Six Links Worthy Of Your Attention #73

Posted by

Is there one link, story, picture or thought that you saw online this week that you think somebody you know must see?

My friends: Alistair Croll (BitCurrent, Year One Labs, GigaOM, Human 2.0, the author of Complete Web Monitoring and Managing Bandwidth: Deploying QOS in Enterprise Networks), Hugh McGuire (The Book Oven, LibriVox, iambik, PressBooks, Media Hacks) and I decided that every week or so the three of us are going to share one link for one another (for a total of six links) that each individual feels the other person "must see".

Check out these six links that we’re recommending to one another:

  • Economic Treadmill: Why We Are Destined to Burn Out – Dyske. "’It would be interesting to see everyone suddenly stop their treadmills, turn off their iPods, stop watching the TV monitors mounted in front of them, stop chewing gums, and think, ‘Hey, wait a minute, what the hell are we doing?’ Sounds like many of our lives. A good essay that lines up with Alain de Botton‘s Status Anxiety." (Alistair for Hugh).
  • The Graphing Calculator Story – Pacific Tech. "Ron Avitzur built a graphic calculator for the Mac. He did this in secret, at Apple headquarters, without a contract or permission to be on site. This is the story of what happened — in many ways, his project had merit and lacked politics, which may be why it succeeded. Reading this, I wonder how much it informed Apple’s near-draconian focus on merit and ruthless internal competition. One thing may not have changed in Cupertino: ‘when the engineers requested technical oversight, our manager hired a psychologist instead.’" (Alistair for Mitch).
  • A Brief Rant on the Future of Interaction Design – Bret Victor. "Surely, the iPhone and iPad are the most significant advances in the technology of interaction design in the past decade. Put an iPad in front of a one-year old, or a previously technophobe, and you know that to be true. But really, what have we got with an iPad? Pretty stuff under glass. Brett Victor asks: is touching cold glass the best interaction we imagine? This is an impassioned plea to think about interaction that truly embraces these most amazingly designed things: our hands and fingers… that yearn for much more than cold glass." (Hugh for Alistair).
  • Greatest Copy Shot Ever Written – A List Apart Magazine. "I’m not quite sure if this is tongue in cheek or not, but here’s a great article analyzing the characteristics of some of the most memorable advertising taglines (aka ‘copy shots’) in the past couple of decades (‘Don’t leave home without it’  American Express, ‘Reach out and touch someone’ – AT&T). Nick Padmore does some statistical analysis (complete with pie charts!) to determine what is the most perfect copy shot ever written. He looks at characteristics such as length, metaphor, wordplay, repetition and rhyme. So what’s the best ever copy shot? ‘Good to the last drop’? ‘Reach out and touch someone’?  Follow the link to find out." (Hugh for Mitch).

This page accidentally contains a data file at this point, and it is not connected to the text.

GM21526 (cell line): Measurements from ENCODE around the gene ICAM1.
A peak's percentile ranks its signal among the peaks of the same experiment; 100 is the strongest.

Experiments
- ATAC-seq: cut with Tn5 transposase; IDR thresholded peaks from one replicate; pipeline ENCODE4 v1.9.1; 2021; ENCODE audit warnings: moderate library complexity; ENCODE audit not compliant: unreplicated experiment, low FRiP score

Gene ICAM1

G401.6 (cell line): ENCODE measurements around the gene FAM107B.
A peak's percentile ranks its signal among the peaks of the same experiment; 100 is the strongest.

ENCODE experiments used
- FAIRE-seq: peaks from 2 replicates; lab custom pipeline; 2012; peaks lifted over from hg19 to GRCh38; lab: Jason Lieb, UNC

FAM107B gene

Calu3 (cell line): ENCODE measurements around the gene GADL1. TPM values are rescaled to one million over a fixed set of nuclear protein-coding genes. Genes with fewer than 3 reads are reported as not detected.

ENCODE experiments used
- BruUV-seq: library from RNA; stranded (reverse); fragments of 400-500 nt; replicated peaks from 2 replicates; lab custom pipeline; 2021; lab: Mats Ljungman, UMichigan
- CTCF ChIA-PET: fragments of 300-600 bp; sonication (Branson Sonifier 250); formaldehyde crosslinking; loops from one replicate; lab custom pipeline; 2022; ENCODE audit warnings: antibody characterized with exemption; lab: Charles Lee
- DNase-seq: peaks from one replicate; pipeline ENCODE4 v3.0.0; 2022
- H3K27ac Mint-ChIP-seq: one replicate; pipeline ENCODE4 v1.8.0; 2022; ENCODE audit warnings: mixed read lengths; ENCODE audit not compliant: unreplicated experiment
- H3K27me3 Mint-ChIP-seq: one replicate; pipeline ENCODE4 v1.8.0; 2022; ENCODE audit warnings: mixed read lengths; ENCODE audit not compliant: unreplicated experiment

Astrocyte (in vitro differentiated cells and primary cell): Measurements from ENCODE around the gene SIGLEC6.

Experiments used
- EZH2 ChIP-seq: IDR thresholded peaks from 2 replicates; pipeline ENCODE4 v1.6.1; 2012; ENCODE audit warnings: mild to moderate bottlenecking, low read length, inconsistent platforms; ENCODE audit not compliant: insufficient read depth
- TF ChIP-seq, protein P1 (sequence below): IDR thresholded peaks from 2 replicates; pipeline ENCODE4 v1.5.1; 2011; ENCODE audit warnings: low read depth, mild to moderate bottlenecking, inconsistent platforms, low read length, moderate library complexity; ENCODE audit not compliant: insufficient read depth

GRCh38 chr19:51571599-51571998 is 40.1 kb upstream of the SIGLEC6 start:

• The Tweaker – The New Yorker. "What was the true brilliance of Steve Jobs? Was it the Macintosh computer? The iPad? iPhone? iTunes? How he affected our culture and our society (changed it, moved it forward, etc…)? Leave it to Malcolm Gladwell (author of The Tipping Point, Blink, Outliers, etc…) to go in the complete opposite direction… and be right. In this article for The New Yorker, Gladwell asserts that Jobs’ genius came in the minutia of the details. The constant tinkering and tweaking to get something exactly right (in his eyes). This obsession is what made Steve Jobs both a genius and a disaster to work for. It takes a certain kind of person to be able to cope with the maniacal details that Steve Jobs would obsess over. As Gladwell so delightfully demonstrates: that’s why there are so few geniuses. More often than not, people like Steve Jobs are incompatible with the rest of us. Thankfully." (Mitch for Alistair).
  • The Truth About Amazon Publishing – "Amazon is one of the companies that has fascinated me for well over a decade now. They went from selling books online to becoming one of the most interesting retailers and technology companies in the world. This article looks – in depth – at what their book publishing business looks like. Amazon is both a threat and friend to the book publishing industry (a frenemy) and I’m not sure I’ve seen a better analysis of their book publishing offering to date."

Now it’s your turn: in the comment section below pick one thing that you saw this week that inspired you and share it.